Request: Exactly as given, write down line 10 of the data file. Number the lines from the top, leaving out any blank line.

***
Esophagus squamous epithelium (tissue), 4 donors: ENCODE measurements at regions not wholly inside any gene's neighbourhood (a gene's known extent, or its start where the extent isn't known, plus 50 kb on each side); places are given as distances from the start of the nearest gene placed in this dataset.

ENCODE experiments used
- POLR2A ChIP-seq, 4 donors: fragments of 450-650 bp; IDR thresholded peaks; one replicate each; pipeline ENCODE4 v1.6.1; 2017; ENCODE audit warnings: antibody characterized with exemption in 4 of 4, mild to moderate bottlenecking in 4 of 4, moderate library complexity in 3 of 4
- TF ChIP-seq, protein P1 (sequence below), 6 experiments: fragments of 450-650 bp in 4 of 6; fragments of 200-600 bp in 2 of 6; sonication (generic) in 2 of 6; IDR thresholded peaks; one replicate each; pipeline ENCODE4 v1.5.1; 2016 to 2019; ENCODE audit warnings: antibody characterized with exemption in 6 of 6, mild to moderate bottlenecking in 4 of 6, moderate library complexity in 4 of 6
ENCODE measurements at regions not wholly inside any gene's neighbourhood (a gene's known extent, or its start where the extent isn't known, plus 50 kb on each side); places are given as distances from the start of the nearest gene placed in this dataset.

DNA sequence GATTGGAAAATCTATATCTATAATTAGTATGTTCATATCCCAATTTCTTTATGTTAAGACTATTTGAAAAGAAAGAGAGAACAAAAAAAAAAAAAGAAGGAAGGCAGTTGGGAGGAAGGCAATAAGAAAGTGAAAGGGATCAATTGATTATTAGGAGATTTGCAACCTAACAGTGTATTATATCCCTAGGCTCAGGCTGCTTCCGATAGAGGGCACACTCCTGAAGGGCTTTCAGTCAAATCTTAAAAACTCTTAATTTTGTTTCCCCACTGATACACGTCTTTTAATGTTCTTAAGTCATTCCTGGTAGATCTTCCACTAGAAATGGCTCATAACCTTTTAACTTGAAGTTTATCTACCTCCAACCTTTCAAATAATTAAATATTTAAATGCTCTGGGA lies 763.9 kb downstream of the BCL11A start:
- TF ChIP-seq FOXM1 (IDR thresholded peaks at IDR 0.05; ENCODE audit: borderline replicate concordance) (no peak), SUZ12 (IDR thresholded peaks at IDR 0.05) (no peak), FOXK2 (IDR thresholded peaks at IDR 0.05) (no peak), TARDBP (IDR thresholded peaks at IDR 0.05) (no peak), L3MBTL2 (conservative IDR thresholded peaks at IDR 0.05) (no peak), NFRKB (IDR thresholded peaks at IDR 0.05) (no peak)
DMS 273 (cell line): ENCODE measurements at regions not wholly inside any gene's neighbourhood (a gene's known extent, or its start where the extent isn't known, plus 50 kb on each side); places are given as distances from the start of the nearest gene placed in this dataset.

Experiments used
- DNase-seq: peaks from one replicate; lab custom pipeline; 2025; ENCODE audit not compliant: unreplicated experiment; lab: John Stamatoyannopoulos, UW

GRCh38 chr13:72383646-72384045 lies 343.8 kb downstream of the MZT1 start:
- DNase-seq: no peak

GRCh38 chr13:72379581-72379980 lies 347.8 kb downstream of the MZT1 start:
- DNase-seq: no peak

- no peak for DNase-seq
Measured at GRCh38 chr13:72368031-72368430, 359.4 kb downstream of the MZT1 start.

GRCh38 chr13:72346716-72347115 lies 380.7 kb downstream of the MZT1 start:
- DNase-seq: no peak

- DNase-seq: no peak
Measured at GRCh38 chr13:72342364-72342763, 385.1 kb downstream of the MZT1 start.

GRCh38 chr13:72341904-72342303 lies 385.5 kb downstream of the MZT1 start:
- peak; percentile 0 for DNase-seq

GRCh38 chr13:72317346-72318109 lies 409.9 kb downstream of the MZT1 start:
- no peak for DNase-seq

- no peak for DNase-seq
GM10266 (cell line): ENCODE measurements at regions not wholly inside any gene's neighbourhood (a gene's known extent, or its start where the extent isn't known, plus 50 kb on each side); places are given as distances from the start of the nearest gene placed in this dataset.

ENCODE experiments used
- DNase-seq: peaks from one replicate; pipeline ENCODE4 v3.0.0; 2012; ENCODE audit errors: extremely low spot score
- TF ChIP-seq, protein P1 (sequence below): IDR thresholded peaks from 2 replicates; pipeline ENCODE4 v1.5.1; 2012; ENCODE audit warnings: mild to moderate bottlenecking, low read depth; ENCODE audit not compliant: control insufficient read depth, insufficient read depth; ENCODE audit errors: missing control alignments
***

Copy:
- DNase-seq: peaks from one replicate; lab custom pipeline; 2025; ENCODE audit not compliant: unreplicated experiment; lab: John Stamatoyannopoulos, UW